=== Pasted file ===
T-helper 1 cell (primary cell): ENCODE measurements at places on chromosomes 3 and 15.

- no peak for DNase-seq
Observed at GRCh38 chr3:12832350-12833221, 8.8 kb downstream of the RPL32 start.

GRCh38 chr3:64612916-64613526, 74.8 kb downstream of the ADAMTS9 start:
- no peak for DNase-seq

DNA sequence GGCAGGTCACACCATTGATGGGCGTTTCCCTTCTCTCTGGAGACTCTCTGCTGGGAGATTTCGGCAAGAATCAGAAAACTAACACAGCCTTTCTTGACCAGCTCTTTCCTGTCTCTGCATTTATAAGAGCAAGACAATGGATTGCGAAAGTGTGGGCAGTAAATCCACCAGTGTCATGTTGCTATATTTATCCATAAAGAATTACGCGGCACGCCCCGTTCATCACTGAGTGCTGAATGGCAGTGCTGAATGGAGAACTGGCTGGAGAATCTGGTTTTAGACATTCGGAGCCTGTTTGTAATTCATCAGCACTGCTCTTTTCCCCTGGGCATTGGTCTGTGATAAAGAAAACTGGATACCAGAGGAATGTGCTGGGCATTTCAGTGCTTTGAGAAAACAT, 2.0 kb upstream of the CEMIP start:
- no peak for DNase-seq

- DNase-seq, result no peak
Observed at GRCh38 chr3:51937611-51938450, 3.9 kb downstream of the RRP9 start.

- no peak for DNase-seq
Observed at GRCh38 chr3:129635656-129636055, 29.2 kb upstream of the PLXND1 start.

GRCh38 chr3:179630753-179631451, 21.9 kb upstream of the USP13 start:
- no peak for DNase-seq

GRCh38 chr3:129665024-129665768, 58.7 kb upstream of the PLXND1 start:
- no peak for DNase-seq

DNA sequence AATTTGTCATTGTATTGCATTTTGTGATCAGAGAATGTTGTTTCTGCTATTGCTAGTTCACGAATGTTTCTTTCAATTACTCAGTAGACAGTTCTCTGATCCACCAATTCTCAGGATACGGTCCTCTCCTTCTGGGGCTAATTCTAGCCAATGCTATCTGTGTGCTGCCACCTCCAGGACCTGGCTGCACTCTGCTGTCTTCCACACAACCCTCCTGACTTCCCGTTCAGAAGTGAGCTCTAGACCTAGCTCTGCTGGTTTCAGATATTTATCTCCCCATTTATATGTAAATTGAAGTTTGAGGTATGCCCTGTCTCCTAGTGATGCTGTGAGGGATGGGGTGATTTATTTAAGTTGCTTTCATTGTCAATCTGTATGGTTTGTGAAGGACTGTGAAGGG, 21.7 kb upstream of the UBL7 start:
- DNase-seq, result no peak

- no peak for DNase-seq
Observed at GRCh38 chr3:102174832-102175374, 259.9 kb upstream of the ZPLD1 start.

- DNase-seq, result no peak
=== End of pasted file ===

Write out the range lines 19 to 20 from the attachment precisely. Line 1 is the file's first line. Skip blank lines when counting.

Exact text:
Observed at GRCh38 chr3:102174832-102175374, 259.9 kb upstream of the ZPLD1 start.

- DNase-seq, result no peak